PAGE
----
Purpose To assess the prevalence of phosphodiesterase 5 (PDE5) inhibitor use and associated factors among University of Gondar undergraduate students. Materials and Methods An institution-based, cross-sectional study, using a survey questionnaire, was conducted from October to December 2015 to assess PDE5 inhibitor use and associated factors among male students at the University of Gondar. A Self-Esteem and Relationship questionnaire (14 items), an International Index of Erectile Function questionnaire (15 items) and a questionnaire on PDE5 inhibitor use (14 items) were included in the survey. Results Across all respondents (age, 21.9±1.88 years), more than half (55.7%, n=233) had heard about PDE5 inhibitors, but only 23 men (5.5%) reported trying a PDE5 inhibitor drug at least once. Older students were more likely to use PDE5 inhibitors compared to younger students (adjusted odds ratio [AOR], 1.40; 95% confidence interval [CI], 1.109~1.768). Those students who were smokers were 5.15 times more likely to use PDE5 inhibitors as compared to their non-smoking counterparts (AOR, 5.15; 95% CI, 2.096~12.687). In addition, multivariate logistic regression showed that being in a relationship, alcohol use, greater number of cigarettes smoked per day, and more sexual partners were significantly associated with PDE5 inhibitor use. Conclusions The prevalence of PDE5 inhibitor use among undergraduate students was 5.5%. Cigarette smoking and other substance use, older age, and greater number of sexual partners were significantly associated factors for PDE5 inhibitor use. These findings suggest that restricting access to PDE5 inhibitor drugs is essential to curtailing misuse among university students. PMID:28053948
Wilson, Stacy; Newell, Mallory; Fuller, Ryan
Although public universities account for most of the higher education enrollment in California, independent colleges and universities make an important contribution to meeting enrollment demand. California's 76 independent non-profit colleges and universities provide a wide range of degree and certificate programs. In fall 2008, the independents…
Sidhu, N S; Weller, J M; Mitchell, S J
Anaesthesia encompasses a broad range of knowledge and skills of relevance to graduating doctors. For the majority of new doctors, an undergraduate clinical rotation is their only exposure to anaesthesia practice. However, the content and approach to undergraduate anaesthesia education varies between institutions. We explored our students' views and experiences, and teaching approaches and expectations of consultant anaesthetists during a clinical attachment in anaesthesia. Our mixed-method design included student and staff surveys, logbook analysis and student focus groups. Logbook analysis of all 202 students showed mean numbers of attempts for bag-mask ventilation, laryngeal mask insertion, tracheal intubation and IV cannulation were 6.8, 3.9, 3.3 and 4.5, respectively. Focus group responses (11 students, three groups) suggested a mismatch between students' expectations of performing clinical skills and the available opportunities, particularly for IV cannulation. Students often felt reluctant to ask anaesthetists to teach them, and appreciated clinician-led engagement in all aspects of learning patient management. Among the 78 anaesthetists (29.3%) responding to the survey, the five tasks most frequently identified as suitable for teaching to students all related to airway management. Our study found much unanticipated variability in student exposure, teaching practice and attitudes to teaching various skills or procedures between anaesthetists, and student opinion of their clinical attachment. The findings resulted in a review of many aspects of the attachment. It is likely that other institutions will have similar variability and we recommend they undertake similar exercises to optimise teaching and learning opportunities for undergraduate anaesthesia.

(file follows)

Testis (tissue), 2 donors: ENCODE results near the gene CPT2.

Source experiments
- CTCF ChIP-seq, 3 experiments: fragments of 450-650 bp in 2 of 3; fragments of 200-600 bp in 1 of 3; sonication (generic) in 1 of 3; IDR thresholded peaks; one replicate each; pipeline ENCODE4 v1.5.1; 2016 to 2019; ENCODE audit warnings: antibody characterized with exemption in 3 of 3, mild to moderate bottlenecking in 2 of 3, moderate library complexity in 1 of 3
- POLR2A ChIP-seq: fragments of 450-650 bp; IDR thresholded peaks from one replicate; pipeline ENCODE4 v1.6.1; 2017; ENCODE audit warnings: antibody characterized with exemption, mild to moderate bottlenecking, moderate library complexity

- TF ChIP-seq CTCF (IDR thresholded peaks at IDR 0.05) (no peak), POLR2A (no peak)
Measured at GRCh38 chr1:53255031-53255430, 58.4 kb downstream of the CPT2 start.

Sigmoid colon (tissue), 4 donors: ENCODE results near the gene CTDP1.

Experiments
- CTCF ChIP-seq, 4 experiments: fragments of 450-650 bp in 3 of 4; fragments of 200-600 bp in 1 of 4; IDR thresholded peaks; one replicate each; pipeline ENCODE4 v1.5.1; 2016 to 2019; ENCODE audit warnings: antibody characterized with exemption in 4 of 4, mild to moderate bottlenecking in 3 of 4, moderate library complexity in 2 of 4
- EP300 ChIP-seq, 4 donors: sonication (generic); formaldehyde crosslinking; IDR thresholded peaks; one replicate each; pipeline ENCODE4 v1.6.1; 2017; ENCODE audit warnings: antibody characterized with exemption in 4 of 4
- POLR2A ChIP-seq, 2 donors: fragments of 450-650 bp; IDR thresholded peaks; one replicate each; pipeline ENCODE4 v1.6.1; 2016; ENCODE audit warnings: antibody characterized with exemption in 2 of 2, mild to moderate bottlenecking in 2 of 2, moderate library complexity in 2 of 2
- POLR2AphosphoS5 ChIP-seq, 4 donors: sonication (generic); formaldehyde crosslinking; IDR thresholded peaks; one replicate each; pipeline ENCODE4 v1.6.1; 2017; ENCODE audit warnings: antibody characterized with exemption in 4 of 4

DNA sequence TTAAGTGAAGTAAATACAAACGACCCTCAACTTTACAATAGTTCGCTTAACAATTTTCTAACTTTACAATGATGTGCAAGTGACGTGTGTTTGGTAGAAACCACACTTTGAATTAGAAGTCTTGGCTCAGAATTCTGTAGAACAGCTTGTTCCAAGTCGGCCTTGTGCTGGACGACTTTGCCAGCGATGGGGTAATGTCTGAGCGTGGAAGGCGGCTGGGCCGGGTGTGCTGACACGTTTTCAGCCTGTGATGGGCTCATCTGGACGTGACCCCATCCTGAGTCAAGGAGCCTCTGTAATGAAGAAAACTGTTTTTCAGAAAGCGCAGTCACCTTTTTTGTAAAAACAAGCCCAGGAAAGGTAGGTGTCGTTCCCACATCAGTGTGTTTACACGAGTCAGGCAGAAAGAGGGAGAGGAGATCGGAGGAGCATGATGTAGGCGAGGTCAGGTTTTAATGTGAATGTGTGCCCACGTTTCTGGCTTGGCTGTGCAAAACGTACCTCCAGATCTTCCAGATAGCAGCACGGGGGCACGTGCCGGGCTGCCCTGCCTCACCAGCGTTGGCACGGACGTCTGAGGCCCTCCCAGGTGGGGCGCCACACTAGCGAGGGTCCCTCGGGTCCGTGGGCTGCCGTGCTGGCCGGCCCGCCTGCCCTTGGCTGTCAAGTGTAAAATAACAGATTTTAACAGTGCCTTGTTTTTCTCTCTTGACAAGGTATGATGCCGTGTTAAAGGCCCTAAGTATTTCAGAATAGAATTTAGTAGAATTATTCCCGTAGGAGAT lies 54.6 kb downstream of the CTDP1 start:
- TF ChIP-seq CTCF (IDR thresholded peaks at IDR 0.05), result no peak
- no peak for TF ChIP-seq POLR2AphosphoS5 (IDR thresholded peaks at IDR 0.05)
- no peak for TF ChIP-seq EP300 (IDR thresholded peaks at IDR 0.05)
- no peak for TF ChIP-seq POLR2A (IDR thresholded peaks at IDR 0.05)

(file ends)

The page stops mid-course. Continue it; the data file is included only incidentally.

Leath, Audrey T.
Do today's colleges and universities place too much emphasis on research performed by their faculty and not enough on the quality of undergraduate teaching? That was the question addressed at a March 31 hearing of the House Subcommittee on Science. Former University of Arkansas president Rep. Ray Thornton (D-Ark.), who chaired the hearing, remarked that “there is a nationwide perception that the balance is skewed toward research.” Many students and their parents, he said, have voiced dissatisfaction over undergraduate education.
Patterson, P E
As biomedical innovations become more sophisticated and expensive to bring to market, an approach is needed to ensure the survival of the best ideas. The tactic used by Iowa State University to provide entrepreneurship opportunities for undergraduate students in biomedical areas is a model that has proven to be both distinctive and effective. Iowa State supports and fosters undergraduate student entrepreneurship efforts through the Pappajohn Center for Entrepreneurship. This unique partnership encourages ISU faculty, researchers, and students to become involved in the world of entrepreneurship, while allowing Iowa's business communities to gain access to a wide array of available resources, skills, and information from Iowa State University.